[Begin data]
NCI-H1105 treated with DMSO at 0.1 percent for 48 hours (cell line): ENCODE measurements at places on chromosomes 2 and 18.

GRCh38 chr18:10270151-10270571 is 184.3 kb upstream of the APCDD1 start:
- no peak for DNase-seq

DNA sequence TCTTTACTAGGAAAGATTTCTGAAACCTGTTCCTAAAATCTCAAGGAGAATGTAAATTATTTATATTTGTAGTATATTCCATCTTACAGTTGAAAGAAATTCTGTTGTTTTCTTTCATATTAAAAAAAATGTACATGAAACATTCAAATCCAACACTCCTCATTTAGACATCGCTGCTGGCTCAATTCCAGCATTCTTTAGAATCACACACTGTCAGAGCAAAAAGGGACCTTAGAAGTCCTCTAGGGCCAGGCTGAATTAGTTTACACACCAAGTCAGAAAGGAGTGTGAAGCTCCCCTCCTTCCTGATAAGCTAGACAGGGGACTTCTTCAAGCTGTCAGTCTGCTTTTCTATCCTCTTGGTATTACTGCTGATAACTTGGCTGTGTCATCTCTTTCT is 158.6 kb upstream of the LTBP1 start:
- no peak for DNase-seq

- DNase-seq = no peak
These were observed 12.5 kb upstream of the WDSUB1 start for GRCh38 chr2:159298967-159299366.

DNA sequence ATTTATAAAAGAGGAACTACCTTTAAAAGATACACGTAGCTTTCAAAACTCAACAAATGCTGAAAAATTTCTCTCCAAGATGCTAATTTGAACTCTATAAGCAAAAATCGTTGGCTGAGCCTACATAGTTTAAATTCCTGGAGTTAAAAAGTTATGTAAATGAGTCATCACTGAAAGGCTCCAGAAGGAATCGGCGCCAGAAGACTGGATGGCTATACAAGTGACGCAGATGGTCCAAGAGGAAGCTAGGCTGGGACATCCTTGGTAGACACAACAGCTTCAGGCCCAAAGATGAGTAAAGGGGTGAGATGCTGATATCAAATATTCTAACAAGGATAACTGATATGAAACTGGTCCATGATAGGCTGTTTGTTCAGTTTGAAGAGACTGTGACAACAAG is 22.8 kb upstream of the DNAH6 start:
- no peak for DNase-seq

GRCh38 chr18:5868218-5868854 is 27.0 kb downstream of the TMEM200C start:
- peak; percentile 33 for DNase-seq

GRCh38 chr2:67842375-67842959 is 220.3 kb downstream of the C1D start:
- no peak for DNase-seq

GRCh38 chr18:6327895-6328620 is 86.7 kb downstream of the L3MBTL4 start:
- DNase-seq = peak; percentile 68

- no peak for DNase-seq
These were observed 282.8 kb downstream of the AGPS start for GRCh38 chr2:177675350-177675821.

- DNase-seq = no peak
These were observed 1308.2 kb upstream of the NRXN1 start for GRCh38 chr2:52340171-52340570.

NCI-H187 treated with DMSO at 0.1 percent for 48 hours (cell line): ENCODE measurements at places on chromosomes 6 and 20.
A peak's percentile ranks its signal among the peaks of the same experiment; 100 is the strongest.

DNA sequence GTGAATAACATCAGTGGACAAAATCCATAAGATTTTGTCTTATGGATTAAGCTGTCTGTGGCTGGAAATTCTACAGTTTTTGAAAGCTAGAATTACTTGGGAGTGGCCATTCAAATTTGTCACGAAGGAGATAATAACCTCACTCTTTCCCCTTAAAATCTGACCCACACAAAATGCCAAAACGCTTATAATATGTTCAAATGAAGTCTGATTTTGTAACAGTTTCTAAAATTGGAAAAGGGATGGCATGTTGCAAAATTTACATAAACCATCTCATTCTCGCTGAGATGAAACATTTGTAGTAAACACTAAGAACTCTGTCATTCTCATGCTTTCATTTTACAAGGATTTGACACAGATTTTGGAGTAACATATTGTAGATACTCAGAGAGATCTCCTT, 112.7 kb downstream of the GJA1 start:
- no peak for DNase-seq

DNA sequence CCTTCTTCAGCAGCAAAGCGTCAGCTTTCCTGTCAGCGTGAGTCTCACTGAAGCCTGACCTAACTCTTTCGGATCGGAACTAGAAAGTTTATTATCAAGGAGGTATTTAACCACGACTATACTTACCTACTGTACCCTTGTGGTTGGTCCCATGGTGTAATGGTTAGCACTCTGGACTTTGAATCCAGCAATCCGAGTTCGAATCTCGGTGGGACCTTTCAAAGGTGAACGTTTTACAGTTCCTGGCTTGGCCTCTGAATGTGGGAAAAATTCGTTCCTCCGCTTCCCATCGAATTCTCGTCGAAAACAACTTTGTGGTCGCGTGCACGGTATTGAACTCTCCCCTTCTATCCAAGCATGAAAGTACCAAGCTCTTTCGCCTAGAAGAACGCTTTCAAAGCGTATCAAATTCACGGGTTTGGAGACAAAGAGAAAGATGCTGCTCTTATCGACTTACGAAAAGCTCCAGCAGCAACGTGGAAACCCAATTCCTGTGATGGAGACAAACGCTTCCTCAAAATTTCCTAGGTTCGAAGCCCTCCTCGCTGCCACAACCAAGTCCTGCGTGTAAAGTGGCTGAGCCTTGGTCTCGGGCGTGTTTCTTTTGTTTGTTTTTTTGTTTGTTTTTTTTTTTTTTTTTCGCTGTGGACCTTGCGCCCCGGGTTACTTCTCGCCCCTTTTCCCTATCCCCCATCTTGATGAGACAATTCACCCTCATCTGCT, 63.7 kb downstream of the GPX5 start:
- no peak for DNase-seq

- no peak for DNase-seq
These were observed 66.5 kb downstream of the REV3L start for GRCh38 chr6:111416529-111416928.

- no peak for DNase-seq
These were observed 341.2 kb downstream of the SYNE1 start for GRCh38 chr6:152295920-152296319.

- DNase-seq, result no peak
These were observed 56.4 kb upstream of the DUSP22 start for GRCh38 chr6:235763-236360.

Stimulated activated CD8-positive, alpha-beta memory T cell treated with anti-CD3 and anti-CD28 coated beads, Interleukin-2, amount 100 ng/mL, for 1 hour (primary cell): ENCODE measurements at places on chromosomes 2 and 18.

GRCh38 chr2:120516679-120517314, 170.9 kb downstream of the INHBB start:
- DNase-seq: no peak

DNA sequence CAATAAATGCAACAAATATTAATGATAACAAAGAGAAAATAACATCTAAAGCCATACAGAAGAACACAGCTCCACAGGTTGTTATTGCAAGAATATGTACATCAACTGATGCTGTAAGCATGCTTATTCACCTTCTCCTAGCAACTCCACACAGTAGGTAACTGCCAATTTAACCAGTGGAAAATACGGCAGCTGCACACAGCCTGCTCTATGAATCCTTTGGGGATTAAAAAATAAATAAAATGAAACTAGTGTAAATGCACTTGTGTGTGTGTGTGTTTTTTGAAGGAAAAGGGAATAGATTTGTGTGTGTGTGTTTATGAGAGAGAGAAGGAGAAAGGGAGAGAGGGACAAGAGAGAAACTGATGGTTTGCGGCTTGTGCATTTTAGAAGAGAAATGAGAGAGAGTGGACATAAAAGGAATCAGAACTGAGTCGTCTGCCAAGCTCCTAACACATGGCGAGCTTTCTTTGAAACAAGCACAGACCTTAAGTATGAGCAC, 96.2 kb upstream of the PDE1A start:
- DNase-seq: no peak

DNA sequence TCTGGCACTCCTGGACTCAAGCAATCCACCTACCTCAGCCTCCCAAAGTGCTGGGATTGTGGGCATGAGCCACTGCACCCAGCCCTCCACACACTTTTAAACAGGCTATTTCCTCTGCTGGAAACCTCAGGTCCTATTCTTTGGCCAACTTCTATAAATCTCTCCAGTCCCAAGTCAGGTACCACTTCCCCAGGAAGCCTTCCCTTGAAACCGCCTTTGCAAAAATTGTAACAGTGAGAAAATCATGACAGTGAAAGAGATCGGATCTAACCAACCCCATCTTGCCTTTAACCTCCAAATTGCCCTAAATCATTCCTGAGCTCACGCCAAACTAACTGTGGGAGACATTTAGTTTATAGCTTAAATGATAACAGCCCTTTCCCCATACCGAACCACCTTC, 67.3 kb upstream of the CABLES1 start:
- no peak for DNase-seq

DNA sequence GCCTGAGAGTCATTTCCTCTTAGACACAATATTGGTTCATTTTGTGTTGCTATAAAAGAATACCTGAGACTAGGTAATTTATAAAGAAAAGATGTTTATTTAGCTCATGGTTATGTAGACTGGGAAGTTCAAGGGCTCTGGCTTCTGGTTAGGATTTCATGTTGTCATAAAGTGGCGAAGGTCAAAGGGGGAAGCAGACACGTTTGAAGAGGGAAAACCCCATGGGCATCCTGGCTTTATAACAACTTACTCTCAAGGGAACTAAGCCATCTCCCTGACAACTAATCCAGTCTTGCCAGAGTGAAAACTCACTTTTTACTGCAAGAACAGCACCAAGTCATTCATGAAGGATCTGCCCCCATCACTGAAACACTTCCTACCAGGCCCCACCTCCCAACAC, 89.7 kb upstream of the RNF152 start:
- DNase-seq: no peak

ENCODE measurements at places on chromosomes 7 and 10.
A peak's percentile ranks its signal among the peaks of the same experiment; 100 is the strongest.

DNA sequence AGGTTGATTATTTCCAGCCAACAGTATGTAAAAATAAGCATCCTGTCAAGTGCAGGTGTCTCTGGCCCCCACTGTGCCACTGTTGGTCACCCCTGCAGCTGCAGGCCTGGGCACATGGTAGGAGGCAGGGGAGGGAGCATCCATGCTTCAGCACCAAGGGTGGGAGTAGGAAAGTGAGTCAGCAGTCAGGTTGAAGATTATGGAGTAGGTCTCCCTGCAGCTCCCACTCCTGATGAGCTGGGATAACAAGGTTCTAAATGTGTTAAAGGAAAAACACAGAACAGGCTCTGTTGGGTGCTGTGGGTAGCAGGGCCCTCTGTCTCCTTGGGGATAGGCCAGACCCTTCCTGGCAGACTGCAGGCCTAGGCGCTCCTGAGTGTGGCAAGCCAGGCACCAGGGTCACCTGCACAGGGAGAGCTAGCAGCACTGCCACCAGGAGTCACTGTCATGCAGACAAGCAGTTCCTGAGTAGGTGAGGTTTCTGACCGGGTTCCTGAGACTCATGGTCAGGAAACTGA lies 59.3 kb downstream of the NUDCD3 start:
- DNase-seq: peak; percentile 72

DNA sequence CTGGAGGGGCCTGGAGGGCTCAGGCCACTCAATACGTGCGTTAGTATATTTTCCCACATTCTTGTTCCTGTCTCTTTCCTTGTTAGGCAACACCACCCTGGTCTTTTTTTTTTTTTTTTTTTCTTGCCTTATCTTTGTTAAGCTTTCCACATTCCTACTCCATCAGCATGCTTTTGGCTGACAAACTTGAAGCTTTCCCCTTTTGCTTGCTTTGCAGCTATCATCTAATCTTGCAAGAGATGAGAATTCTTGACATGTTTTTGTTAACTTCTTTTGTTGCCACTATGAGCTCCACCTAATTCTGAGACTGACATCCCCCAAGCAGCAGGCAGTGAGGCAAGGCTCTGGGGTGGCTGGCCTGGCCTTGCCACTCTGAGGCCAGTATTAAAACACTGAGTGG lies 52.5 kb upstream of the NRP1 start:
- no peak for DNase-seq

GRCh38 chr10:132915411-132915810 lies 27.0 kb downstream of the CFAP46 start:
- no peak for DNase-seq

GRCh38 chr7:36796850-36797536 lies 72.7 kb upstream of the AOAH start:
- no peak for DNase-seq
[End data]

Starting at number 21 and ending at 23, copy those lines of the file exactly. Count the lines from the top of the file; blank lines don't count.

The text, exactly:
A peak's percentile ranks its signal among the peaks of the same experiment; 100 is the strongest.

DNA sequence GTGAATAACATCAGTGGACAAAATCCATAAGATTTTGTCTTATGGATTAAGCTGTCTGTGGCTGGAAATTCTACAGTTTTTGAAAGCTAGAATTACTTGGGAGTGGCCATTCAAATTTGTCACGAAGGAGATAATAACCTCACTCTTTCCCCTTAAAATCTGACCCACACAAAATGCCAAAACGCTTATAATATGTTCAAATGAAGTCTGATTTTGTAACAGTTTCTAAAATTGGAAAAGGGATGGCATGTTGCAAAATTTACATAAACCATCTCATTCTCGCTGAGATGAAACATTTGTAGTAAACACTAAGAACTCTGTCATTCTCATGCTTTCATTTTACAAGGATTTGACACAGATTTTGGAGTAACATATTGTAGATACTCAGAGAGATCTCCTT, 112.7 kb downstream of the GJA1 start:
- no peak for DNase-seq